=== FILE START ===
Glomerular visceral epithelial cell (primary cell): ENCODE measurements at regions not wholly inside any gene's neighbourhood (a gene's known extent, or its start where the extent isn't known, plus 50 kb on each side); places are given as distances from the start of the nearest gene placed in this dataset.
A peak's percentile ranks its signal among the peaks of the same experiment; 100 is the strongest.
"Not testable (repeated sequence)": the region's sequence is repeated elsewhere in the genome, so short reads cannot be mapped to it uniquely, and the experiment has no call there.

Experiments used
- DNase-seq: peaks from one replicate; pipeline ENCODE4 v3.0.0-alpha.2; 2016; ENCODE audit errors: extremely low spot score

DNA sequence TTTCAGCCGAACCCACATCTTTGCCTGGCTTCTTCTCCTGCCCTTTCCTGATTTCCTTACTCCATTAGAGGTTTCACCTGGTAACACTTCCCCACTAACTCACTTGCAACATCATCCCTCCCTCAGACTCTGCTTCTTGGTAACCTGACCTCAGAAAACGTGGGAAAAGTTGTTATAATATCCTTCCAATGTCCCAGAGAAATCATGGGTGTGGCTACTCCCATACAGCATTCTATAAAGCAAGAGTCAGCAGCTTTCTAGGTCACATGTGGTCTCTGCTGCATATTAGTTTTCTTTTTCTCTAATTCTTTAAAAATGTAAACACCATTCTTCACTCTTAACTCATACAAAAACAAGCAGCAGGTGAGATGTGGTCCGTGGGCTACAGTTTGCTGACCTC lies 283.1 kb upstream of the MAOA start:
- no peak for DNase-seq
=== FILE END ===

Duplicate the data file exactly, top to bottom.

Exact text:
Glomerular visceral epithelial cell (primary cell): ENCODE measurements at regions not wholly inside any gene's neighbourhood (a gene's known extent, or its start where the extent isn't known, plus 50 kb on each side); places are given as distances from the start of the nearest gene placed in this dataset.
A peak's percentile ranks its signal among the peaks of the same experiment; 100 is the strongest.
"Not testable (repeated sequence)": the region's sequence is repeated elsewhere in the genome, so short reads cannot be mapped to it uniquely, and the experiment has no call there.

Experiments used
- DNase-seq: peaks from one replicate; pipeline ENCODE4 v3.0.0-alpha.2; 2016; ENCODE audit errors: extremely low spot score

DNA sequence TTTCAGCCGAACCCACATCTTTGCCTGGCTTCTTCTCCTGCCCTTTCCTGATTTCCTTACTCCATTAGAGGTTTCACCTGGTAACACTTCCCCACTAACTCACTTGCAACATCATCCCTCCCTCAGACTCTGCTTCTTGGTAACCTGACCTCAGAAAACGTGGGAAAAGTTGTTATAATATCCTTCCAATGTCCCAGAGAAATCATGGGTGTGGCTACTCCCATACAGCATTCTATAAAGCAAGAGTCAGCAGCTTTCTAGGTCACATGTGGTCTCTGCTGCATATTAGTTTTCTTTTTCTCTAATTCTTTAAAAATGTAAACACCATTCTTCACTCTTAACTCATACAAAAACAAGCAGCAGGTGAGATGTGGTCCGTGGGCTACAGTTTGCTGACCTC lies 283.1 kb upstream of the MAOA start:
- no peak for DNase-seq